J.N. Auto, a long time independent car dealer in rural Quebec, made the transition from selling and servicing used gas vehicles to used electric over five years ago, and even more recently to being one of the largest independent retailers of brand new Tesla Model 3s anywhere on the planet. Here’s the story of how an independent used car dealer took on new EV sales absent a franchise agreement.
Founded in 1982, J.N. Auto is located about two hours east of Montreal, and five hours north of Boston, serving a rural region known as Quebec’s Eastern Townships (Cantons de l’Est). Ten years ago, they had a business model like any other used car and truck dealer, with a volume of about 600-700 used cars sold annually.
The passion and vision to become an EV dealer
Sébastien Marcotte has worked in car sales since 1998. His first EV was a 2013 Ford CMax Energi, and he was immediately hooked. The PHEV gave him his first taste, and months later added a Nissan Leaf as the second family vehicle.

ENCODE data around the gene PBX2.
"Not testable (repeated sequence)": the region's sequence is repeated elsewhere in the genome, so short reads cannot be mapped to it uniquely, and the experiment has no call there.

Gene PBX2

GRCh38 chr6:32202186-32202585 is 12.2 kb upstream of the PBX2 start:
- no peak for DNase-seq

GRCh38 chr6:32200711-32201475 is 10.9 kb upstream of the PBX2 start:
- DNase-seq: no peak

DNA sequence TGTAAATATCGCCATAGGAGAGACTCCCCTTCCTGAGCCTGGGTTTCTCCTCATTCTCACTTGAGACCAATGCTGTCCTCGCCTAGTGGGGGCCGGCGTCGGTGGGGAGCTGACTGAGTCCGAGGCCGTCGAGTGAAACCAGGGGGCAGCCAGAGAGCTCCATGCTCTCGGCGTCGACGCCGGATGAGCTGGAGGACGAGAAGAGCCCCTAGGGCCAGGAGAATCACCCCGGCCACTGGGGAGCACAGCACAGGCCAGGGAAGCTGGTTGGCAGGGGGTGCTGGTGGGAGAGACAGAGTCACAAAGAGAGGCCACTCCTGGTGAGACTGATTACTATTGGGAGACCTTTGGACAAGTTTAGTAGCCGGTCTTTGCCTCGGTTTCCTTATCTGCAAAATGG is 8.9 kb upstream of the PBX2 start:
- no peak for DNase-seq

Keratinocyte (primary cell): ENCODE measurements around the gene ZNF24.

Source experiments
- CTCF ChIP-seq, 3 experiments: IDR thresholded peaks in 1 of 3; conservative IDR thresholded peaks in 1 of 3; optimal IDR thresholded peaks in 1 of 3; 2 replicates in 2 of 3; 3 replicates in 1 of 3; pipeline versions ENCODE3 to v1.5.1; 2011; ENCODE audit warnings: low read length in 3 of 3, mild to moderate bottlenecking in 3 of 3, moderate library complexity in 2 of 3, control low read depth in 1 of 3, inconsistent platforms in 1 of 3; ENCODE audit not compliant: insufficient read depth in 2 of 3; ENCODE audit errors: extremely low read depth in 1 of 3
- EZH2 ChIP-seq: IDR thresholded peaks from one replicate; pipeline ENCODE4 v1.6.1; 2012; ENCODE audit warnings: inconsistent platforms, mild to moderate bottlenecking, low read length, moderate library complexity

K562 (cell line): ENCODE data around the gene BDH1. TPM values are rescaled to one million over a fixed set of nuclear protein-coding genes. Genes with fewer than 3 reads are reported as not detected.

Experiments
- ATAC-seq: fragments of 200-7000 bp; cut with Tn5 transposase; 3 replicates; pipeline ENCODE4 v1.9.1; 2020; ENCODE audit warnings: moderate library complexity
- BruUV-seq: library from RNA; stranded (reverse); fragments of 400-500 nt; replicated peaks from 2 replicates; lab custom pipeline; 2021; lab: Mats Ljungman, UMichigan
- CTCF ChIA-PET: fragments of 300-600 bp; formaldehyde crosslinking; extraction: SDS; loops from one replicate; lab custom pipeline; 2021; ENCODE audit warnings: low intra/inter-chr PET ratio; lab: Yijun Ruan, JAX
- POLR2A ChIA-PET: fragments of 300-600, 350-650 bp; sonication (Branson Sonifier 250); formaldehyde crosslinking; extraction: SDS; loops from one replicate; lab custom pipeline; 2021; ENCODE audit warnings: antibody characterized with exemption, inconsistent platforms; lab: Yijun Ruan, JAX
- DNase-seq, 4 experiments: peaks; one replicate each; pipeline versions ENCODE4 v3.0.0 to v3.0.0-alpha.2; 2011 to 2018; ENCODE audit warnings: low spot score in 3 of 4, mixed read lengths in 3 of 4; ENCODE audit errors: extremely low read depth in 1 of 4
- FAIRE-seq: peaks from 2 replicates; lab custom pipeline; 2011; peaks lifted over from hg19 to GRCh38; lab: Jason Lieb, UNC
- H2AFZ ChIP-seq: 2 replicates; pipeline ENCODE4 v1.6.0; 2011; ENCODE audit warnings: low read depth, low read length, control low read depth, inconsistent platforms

People in rural areas have much longer commutes and spend a lot more on gas, and Marcotte saw the potential for EVs to improve not just the environment but also the financial well being of his customers and community. In 2015, he bought into the business, and set about transforming J.N. Auto into one of the biggest independent EV dealers. All of Quebec’s electricity is clean, renewable hydro and is generated, transmitted, and distributed by the provincially-owned Hydro Quebec, which also operates an impressive network of more than 2,350 charging stations. Marcotte’s dream is for all of Quebecois’ driving to be powered by the province’s majestic lakes and rivers.
Three key things made J.N. Auto’s transformation a success.
Getting the inventory
In the first year, they went from an average of 5 EVs on the lot to 30. These were mostly Nissan Leafs and Chevrolet Volts, because that’s what was available, but they were keen to always have a broad range of inventory for their customers. Having an array of options on the lot is critical for customers to have the confidence to pull the trigger on any particular model.
Canada hasn’t had the same aggressive ZEV mandates as California, so there weren’t as many used electrics floating around. So J.N. Auto started importing used EVs from the USA en masse: Leafs, Chevy Bolts, Chevy Sparks, and BMW i3s.
For the VW eGolf, Kia Soul EV and Hyundai Ioniq EV, they could only source from Canada, because those manufacturers won’t honor the warranty once the car crosses the border.